04 August 2009

An Event


I'm fascinated by accounts of the theatre and opera as places where people went to be seen, to make important deals and carry out vital communication. They seem to me rather like revisionist history, so biased am I to the notion that theatre is of itself the purpose of going to the theatre. I read about some important assignation that took place in the opera house and immediately think, "Oh come now, Author -- being a bit dramatic with the staging now, aren't we?" Yet I have to acknowledge that such meetings were a vital part of what kept the theatre alive in its glory days. Imagine a world without Twitter (it's easy if you try) or even phones -- to see and be seen was the only way to exist in whatever social strata you lived or aimed to live.

Whilst in Italy we sat down with Hanna Salo of
Teatro Boni fame, and had a discussion as to what we could bring with us next year in terms of a production. The discussion turned to a trading of agreement about the frustration of getting audience these days, be it in Italy or the US or, I don't know, Istanbul (not Constantinople). We had just had the inauguration of their refurbished outdoor anfiteatro, which had the feeling one wants every theatrical event to have -- one of a community coming together to meet each other anew and have a good time doing it. In the wake of this, I suggested that shows should be orchestrated to be more like events somehow. Events are what make people leave their places now-a-days. Events are exciting and promising and lend themselves to word-of-mouth advertising.

My notion was met with underwhelming enthusiasm, but the underwhelmation (is SO a word) was both well-intentioned and earned. Hanna and David Zarko have been struggling with the bizarre ups and downs of creating an audience for years now, on the front lines. Events come and go, and sometimes they even result in big groups, but repeating it is a different trick. Repeating it with any consistency is yet another. And here's the kicker: How does one keep it theatre, and genuine, while event-ing it up? No, my idea was not the solution for which we are searching.

And yet. I keep thinking about it. Some things I've remembered, and that have come up recently to feed this nascent fire:


  • Wife Megan gets really, really excited by rock concerts, and I sometimes wish I could bottle that and infect people with it to get them to come to theatre shows. Music concerts don't have to advertise all too hard. People know what they're getting, but don't know, at the same time. There's both familiarity and the potential for surprise.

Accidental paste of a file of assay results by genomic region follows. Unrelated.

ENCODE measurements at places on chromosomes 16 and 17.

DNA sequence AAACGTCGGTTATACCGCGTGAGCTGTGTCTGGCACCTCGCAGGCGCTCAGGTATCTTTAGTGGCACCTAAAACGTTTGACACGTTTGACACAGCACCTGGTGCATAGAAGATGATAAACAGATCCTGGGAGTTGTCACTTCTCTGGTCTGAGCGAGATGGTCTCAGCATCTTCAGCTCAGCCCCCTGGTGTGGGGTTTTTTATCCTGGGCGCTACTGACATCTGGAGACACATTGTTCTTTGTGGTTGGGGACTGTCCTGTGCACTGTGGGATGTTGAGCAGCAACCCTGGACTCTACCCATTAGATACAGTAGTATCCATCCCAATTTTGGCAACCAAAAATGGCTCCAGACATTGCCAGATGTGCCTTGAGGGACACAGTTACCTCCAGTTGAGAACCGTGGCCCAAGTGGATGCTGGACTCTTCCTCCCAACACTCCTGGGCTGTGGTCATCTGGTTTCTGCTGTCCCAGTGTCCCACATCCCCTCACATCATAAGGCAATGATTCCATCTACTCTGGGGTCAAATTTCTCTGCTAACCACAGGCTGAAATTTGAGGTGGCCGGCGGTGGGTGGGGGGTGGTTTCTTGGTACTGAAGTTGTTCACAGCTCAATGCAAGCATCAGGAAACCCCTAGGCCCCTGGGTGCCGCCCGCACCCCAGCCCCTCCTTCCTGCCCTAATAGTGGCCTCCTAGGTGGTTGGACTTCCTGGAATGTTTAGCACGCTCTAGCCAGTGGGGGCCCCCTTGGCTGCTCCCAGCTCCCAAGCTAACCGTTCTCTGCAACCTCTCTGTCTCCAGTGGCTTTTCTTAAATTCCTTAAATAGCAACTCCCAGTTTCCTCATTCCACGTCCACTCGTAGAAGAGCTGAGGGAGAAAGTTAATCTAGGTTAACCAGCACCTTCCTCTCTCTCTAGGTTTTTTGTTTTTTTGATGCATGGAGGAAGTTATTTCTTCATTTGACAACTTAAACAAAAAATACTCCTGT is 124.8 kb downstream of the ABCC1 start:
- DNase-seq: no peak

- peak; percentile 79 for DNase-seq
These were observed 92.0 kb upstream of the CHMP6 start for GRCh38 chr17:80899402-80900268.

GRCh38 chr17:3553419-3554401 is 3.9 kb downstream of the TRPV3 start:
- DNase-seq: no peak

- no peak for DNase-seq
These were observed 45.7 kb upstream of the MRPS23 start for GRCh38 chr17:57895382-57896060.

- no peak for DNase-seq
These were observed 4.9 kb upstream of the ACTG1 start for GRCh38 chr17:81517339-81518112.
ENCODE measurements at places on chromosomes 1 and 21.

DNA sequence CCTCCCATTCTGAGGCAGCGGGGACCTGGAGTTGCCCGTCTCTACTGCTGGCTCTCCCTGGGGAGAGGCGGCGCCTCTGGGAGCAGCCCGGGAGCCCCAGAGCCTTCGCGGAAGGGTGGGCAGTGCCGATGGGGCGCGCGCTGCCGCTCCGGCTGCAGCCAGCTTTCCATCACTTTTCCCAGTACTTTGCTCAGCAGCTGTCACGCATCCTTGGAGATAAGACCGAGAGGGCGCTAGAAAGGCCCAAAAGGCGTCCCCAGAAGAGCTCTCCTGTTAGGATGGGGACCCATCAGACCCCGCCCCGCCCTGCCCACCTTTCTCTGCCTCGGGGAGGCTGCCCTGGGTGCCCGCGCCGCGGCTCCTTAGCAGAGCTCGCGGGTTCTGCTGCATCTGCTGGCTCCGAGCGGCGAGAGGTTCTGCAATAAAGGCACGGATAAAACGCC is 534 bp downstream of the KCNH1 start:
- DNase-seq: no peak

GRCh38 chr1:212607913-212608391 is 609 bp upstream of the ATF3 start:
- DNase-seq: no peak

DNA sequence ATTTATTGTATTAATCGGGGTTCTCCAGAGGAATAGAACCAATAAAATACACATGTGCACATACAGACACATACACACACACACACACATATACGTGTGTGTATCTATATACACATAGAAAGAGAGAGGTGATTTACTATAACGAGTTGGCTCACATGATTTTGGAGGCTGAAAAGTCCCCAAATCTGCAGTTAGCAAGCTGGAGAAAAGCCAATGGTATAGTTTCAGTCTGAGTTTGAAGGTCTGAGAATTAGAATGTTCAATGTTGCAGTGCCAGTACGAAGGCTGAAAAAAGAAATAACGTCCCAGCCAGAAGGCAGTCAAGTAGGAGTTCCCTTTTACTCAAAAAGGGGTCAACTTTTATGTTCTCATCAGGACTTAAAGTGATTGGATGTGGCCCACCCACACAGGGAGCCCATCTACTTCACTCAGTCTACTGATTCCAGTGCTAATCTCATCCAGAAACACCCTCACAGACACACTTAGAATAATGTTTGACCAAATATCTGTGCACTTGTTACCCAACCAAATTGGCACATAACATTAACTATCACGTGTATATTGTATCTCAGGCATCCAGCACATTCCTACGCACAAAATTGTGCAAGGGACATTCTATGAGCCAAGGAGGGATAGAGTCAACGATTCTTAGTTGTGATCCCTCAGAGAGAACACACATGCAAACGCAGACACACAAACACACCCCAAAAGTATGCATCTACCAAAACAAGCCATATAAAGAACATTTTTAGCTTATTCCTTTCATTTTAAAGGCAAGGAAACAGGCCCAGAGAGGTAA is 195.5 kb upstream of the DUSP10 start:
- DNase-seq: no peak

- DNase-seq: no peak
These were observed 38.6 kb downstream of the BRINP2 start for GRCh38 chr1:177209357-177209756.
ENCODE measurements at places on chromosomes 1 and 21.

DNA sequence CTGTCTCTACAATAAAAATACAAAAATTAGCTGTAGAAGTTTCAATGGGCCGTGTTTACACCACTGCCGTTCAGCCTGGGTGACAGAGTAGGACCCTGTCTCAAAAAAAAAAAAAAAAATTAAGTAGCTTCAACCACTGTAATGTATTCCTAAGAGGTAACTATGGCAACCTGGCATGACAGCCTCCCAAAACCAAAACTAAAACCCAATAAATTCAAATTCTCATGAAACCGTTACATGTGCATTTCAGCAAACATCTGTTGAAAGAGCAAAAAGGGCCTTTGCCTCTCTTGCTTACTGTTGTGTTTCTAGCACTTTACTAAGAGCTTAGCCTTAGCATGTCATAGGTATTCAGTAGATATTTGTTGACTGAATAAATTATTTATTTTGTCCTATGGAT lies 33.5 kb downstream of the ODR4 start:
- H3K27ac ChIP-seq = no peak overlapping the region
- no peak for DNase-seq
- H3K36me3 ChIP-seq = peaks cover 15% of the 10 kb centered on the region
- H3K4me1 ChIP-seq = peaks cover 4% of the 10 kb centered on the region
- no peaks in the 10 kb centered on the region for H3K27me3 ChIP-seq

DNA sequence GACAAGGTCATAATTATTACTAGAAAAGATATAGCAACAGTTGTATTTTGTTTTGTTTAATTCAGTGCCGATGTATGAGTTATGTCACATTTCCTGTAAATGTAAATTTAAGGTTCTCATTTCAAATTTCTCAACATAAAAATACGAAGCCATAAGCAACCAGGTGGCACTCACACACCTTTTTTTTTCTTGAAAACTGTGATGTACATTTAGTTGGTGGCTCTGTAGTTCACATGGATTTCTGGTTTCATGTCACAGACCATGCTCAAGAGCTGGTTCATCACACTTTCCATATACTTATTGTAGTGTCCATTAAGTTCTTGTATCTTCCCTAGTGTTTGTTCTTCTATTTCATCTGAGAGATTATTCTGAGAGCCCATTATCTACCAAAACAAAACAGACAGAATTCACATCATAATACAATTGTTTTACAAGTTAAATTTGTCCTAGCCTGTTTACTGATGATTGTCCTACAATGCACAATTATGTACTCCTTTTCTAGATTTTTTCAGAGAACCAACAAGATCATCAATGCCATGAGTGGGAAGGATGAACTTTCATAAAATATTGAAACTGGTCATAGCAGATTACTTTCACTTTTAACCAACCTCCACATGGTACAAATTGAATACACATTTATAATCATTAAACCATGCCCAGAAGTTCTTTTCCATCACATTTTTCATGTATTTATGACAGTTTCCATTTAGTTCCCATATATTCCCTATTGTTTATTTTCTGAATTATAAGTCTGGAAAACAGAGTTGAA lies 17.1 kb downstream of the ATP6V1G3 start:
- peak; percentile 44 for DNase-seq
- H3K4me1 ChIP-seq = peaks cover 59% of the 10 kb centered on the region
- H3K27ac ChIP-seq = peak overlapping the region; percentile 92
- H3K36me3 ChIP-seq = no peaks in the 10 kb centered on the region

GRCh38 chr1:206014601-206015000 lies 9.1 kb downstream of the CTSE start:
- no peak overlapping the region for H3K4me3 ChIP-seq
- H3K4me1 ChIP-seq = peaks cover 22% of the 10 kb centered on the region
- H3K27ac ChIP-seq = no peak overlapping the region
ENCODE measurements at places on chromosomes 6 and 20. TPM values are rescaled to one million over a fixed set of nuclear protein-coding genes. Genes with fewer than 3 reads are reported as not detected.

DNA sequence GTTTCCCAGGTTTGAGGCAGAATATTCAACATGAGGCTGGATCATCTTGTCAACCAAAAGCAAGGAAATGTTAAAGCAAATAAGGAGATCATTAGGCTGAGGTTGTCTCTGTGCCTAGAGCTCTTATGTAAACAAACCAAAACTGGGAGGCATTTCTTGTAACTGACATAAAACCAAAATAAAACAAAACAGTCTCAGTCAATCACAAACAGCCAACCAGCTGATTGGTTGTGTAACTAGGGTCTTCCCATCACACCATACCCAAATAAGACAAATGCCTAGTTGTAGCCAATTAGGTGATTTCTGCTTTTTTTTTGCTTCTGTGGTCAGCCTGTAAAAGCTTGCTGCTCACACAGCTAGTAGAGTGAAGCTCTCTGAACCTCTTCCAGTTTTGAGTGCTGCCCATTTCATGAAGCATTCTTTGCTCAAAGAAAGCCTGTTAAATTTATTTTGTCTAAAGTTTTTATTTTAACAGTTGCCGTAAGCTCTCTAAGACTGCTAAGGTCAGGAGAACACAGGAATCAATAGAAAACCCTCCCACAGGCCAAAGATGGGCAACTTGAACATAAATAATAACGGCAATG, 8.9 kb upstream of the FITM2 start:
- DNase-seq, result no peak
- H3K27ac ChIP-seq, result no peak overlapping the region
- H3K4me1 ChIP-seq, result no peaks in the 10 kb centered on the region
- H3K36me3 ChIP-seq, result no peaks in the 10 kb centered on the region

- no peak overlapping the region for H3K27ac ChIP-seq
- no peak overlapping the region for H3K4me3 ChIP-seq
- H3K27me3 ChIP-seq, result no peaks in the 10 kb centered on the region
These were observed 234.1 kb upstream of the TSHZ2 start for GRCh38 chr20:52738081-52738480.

• The social event is the thing that nothing else can quite replace. Sure, if you really want to, you can live as an Internet hermit your whole life, but it's not very nice in the long run. People want to be around other people, preferably happy people, and when they are they want to socialize in some respect, whether that's discussing politics or screaming and making archaic hand gestures with great enthusiasm. Theatre repels, I think, in part because it is seen as discouraging participation and socialization. Sit here. Watch this. Don't talk.

  • An old acquaintance in DC -- Casey Kaleba -- is making headlines with his production of Living Dead in Denmark, which is a battle-rich fantasy set around classic Shakespeare characters (written, I might add, prior to all this hyper-popular zombie meta stuff of the past few years). I think people respond to this because it sounds like fun, and a unique experience. I know the theatre up here in NYC that premiered it (though I've never seen a single show of theirs) because it's this weird, sort of wonderfully fun idea: Vampire Cowboys.

  • The shows I've been a part of that succeeded in terms of audience had many features of an event-ful nature. They involved a number of people from a cohesive community, or had an accessible concept, or incorporated popular elements, or had a limited engagement, or were especially current, or some combination thereof. Many of those that failed in this regard had similar elements . . . but I also daresay we could feel when adequate anticipation had not been cultivated, prior to the event.
  • When I was young, the circus literally came to town. They'd set up a huge tent in the junior high soccer field, or occupy the Patriot Center, and for a little while conversation for children and adults would revolve around whether you'd been, or were going, or why you couldn't this year. This happened too with the ice-capades, but to a lesser degree, because you knew that someday you WOULD BE JUDGED. (I'm judging myself right now.) It was regular, annual, and as much an event as anything since.
  • At this point, I go to the movies for three reasons: 1) I want to be among the first to see something, to be able to discuss it; 2) I want to experience a particular movie with a group, or on a large screen, for whatevere reason particular to the movie; and/or 3) I want to be out, doing something, and often breaking routine. With all the alternative, affordable ways of seeing films now, these are my reasons. To be part of an event.